Wednesday 26 June 2019

Obituary: Paul Darrow

Actor cherished by science fiction fans for his role as the sardonic anti-hero Avon in 'Blake's 7'

Humour: Actor Paul Darrow as Kerr Avon in 'Blake's 7'
Humour: Actor Paul Darrow as Kerr Avon in 'Blake's 7'
Independent.ie Newsdesk

Independent.ie Newsdesk

Paul Darrow, who has died aged 78, was hero to a legion of science fiction fans when he played Kerr Avon, the self-interested, cynical computer expert aboard the spacecraft Liberator, in the cult television series Blake's 7 from 1978 to 1981.

The space opera's story of a motley group of outlaw revolutionaries fighting the fascistic Terran Federation "in the second century of the third calendar" furthered the theme of dictatorship seen in writer Terry Nation's earlier creation for science-fiction television, the Daleks in Doctor Who. He conceived Blake's 7 as a darker version of that mainstay of the small screen.

Originally, Gareth Thomas starred as the political dissident Roj Blake, assembling his band of highly individual men and women after being framed for child abuse. Low-budget sets and special effects, combined with the negative verdict of critics - Clive James called it "classically awful" - failed to put off viewers, and up to 10 million tuned in.

Then, at the end of the second series, Gareth Thomas walked out, and Darrow's character, full of sardonic wit, with lines delivered deadpan, became the renegades' leader. Increasingly paranoid and manic, Avon was driven by a lust for power, an anti-hero played by Darrow with a hammed-up performance.

The actor appeared in all but the first episode of the four series. In the final show, Avon kills the returning Blake and is the last revolutionary left standing, the rest having been shot down in slow motion by Federation guards. Avon smiles at the camera as the end titles approach.

Darrow's future career was defined by his work in Blake's 7 and he found it difficult to shake off futuristic roles. "It opened a lot of doors for me - closed a lot as well," he later reflected, "but I went through the ones that were open."

Taking two roles in Doctor Who, he played Captain Hawkins in Doctor Who and the Silurians (1970) and chewed the scenery as the humanoid villain Maylin Tekker in Timelash (1985). In 1998 and 1999 he revived Avon in two Blake's 7 plays on Radio 4.

He was born Paul Valentine Birkby in Surrey on May 2, 1941, to Ernest Birkby, a pharmacist, and his wife Gwen. After the family moved to London, he attended the Haberdashers' Aske's Boys' School, then in West Hampstead.

Intent on acting, he worked in his father's chemist shop in Finchley and at a solicitor's practice before training at Rada from 1960. While there, he shared a flat with John Hurt and Ian McShane, and appeared on the West End stage in The Playboy of the Western World and on television in 1961 as an extra in Coronation Street.

Advised by an agent his surname was difficult to pronounce, he changed it to Darrow - on his father's suggestion, after the American lawyer, Clarence Darrow - and performed with repertory theatre companies around the country.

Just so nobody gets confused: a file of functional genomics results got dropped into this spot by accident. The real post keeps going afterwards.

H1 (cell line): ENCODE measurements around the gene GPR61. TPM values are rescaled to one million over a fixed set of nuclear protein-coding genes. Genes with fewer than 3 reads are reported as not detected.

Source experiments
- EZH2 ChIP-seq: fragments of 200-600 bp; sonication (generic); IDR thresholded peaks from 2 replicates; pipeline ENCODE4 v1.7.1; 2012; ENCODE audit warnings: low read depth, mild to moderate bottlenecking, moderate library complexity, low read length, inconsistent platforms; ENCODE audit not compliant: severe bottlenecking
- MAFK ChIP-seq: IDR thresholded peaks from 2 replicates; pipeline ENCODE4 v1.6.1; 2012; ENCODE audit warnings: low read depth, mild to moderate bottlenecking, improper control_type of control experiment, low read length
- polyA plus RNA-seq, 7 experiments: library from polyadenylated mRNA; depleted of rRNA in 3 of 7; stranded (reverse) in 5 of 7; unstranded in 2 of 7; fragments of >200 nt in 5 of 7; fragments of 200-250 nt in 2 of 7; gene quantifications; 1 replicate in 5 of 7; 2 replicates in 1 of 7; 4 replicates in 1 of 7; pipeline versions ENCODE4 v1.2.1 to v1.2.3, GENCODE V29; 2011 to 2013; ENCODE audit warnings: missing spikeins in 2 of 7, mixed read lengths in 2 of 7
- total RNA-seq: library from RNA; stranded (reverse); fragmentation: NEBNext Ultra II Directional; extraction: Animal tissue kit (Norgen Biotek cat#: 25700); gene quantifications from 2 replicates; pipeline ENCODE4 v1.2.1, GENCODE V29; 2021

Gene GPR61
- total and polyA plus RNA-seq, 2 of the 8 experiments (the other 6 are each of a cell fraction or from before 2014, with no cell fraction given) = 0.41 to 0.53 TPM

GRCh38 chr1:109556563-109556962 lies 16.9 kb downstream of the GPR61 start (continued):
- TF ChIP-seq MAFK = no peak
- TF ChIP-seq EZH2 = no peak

In York, he met the actress Janet Lees-Price. They worked together in the hospital soap Emergency - Ward 10, he doing a 16-month stint as heart surgeon Mr Verity, she as Nurse Jones, and they married in 1966.

Darrow followed this with one-off character roles in other popular programmes, among them Doctor Matthews back in Coronation Street, attending to residents injured in a coach crash in 1969.

He was more prominent as the Sheriff of Nottingham throughout the 1975 Sunday teatime serial The Legend of Robin Hood, starring as the Victorian lawyer of the title in the peak-time drama The Poisoning of Charles Bravo (1975) and playing Anthony Eden in Hess (1978).

After Blake's 7, Darrow's most satisfying television away from science fiction roles were in Dombey and Son, Making News and Law & Order: UK. He also appeared in the science fiction sitcom The Strangerers and had a short run in Emmerdale.

On stage, he spent a year as Sergeant Trotter in The Mousetrap and played Elvis Presley in a 1998 tour of Are You Lonesome Tonight?

In 2002, Darrow was one of those who formed the consortium B7 Enterprises and bought the rights to Blake's 7 from Terry Nation's estate with the idea of making a new mini-series. However, he left the following year, citing "artistic differences", and later played Avon in 31 Blake's 7 audio dramas, as well as voicing Guidance in the Doctor Who audio story The Next Life.

His voice was also heard on computer games, and he was familiar to listeners on Oxfordshire radio station Jack FM, where he provided soundbites commenting on current events with dry humour.

Turning his hand to writing, Darrow penned Avon: A Terrible Aspect (1989), a novel about the character's early life, and an autobiography, You're Him, Aren't You? (2006).

In 2014 he suffered an aortic aneurysm that led to his legs being amputated. He appeared in a wheelchair on a celebrity sci-fi edition of the quiz show Pointless.

Janet Lees-Price died in 2012. Darrow is survived by his partner, Maureen Marrs. He had no children.

Paul Darrow died on June 3, 2019.

Sunday Independent

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